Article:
7. Reward great work.
I like to honor our employees and make sure they know they are appreciated and that we notice their hard work. We have instituted an annual employee celebration day where we thank them each with a dinner and a gift card then host a contest for an additional prize. We find that simply doing this gesture goes a long way with our employees who are fantastic and we want to keep with us.
Nellie Akalp, CEO at CorpNet.com: @CorpNetNellie
8. Treat employees the way you would want to be treated.
The people on your payroll are not units of production; they are people with dreams, goals, hurts, and crises. If you want your team to buy into your dream and execute with every ounce of passion they have, you must be caught caring about them personally and treating them with dignity.
Dave Ramsey, President and CEO at The Lampo Group Inc.: @DaveRamsey
9. Let employees speak up.
Empower employees to take initiative, pursue interesting projects and create a great team environment with a focus on fun and happiness in the workplace. Everyone in our office is encouraged to speak their mind, collaborate and take on projects that are important to them and will help the company grow and succeed.
Nick Blitterswyk, CEO at Urban Green Energy: @Urban_Green
10. Keep a recruitment mindset 24/7.
Whenever I’m interacting with my employees, I have in the back of my mind the fact that they are free to leave at any time, and that it’s my job to ensure we keep the ones we want to keep. Basically, the recruiting process never stops at our company.
Bryan Pate, Co-Founder at ElliptiGo Inc.: @ElliptiGo
11. Hire passionate people.
Every job we post includes the phrase “dictators, divas and clock watchers need not apply.” Those who respond often say it was that line that caught their attention, because they didn’t know such an environment existed. We currently have 50 employees, many who have been with our spa for 10 years or more.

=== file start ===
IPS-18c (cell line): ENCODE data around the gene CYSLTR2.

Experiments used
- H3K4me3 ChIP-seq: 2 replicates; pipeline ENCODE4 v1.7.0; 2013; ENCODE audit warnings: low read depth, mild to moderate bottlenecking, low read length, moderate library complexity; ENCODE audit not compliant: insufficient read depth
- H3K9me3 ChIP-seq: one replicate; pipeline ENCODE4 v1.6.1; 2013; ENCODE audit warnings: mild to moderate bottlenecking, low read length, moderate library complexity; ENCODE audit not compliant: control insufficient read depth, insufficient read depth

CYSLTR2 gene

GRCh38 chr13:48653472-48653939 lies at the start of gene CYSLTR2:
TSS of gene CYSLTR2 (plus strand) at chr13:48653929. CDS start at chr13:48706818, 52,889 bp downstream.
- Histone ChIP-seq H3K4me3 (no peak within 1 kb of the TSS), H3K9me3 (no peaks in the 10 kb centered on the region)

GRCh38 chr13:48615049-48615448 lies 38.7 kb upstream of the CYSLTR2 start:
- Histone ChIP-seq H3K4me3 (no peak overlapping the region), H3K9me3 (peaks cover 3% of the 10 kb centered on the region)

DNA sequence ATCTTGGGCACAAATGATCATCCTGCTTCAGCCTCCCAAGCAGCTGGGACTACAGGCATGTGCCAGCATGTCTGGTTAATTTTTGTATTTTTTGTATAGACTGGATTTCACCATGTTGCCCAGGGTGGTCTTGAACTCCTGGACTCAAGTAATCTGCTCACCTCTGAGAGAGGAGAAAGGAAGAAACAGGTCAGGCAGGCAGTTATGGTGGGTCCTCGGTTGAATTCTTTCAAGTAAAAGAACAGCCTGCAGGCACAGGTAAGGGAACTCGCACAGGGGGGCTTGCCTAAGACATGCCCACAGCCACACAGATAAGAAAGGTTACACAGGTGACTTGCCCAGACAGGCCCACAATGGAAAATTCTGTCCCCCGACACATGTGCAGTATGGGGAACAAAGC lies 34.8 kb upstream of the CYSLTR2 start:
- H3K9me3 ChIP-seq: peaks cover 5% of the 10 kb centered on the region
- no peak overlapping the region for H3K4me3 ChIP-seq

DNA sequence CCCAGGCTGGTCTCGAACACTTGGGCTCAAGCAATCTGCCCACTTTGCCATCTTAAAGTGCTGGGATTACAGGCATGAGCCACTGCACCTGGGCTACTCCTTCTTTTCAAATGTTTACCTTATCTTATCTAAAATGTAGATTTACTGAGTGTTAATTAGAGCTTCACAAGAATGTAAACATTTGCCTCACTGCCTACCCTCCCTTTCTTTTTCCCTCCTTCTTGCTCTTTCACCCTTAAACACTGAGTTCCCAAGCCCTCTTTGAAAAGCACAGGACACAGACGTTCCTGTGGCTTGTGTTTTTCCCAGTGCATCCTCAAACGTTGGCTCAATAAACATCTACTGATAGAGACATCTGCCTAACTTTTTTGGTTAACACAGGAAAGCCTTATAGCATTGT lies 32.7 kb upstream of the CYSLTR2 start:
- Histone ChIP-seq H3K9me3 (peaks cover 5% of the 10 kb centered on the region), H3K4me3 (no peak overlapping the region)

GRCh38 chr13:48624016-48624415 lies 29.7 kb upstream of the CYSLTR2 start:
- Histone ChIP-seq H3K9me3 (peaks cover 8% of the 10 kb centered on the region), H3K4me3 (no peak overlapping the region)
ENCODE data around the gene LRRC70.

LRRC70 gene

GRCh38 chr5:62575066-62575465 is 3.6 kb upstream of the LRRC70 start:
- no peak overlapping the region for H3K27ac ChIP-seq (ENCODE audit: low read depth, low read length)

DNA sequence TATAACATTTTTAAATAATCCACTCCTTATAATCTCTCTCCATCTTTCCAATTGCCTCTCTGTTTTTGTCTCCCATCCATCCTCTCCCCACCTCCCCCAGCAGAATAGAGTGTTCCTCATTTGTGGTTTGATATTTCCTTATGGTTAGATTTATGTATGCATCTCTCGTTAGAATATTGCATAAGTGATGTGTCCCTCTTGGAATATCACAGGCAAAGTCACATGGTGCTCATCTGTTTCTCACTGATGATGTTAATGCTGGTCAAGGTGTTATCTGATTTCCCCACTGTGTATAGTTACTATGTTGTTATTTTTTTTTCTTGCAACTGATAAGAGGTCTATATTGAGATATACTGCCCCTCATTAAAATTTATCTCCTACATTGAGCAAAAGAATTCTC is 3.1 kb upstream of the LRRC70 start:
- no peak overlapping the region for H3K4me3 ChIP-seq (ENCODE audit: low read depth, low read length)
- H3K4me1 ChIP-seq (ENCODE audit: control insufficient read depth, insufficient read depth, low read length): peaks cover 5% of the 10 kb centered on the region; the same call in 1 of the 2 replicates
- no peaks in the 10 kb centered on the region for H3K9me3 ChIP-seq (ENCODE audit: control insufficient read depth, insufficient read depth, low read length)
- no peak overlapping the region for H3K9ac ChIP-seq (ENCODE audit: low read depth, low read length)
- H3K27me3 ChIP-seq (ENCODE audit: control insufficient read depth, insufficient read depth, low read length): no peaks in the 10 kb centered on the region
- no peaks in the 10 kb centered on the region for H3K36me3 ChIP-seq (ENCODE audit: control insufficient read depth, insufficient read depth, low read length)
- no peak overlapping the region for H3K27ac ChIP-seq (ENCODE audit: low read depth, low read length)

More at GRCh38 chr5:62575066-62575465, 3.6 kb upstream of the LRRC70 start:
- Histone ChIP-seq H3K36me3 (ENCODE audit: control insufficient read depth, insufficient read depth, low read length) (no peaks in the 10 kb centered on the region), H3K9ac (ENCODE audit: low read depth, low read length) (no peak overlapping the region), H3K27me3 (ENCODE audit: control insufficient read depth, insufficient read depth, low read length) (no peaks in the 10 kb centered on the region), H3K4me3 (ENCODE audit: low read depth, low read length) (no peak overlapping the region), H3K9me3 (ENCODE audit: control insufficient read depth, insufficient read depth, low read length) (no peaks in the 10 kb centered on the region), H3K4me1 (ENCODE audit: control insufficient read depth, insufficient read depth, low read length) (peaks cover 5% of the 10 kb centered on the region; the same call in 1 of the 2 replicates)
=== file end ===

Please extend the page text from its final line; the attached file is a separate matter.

Heidi Lamar, Owner at Spa Lamar: @SpaLamar
12. Look for job fit.
You can find 100 people that can technically do the job, but only a handful of them will be a good fit. Make sure the employee fits your values, culture, and really gets your business. Find out what an employee is good at and help him or her to be great at it. Keep great employees by creating a culture that taps into what already motivates them.
Anne Pritchard Grady, Owner and President at Acclivity Performance:@AnnePritchard
13. Be flexible.
Give employees a flexible schedule or the ability to work remotely. As long as their job is done, you should not be concerned when your employee was working on it and whether they did it from the office, home or coffee shop. Help people to enjoy their life and they’ll reward you with loyalty and great performance.
Vadim Katcherovski, Chief Make-it-Happen Officer at Easy Projects . NET: @easyprojectsnet
14. Build confidence.
Hire self-starters who see the value in building their own personal careers. Providing this solid foundation for your employees will help build the confidence they need to continue growing, learning and progressing, which will in turn benefit both the employee and the company.
Nancy J. Friedman, President at Nancy J. Friedman Public Relations: @NJFPR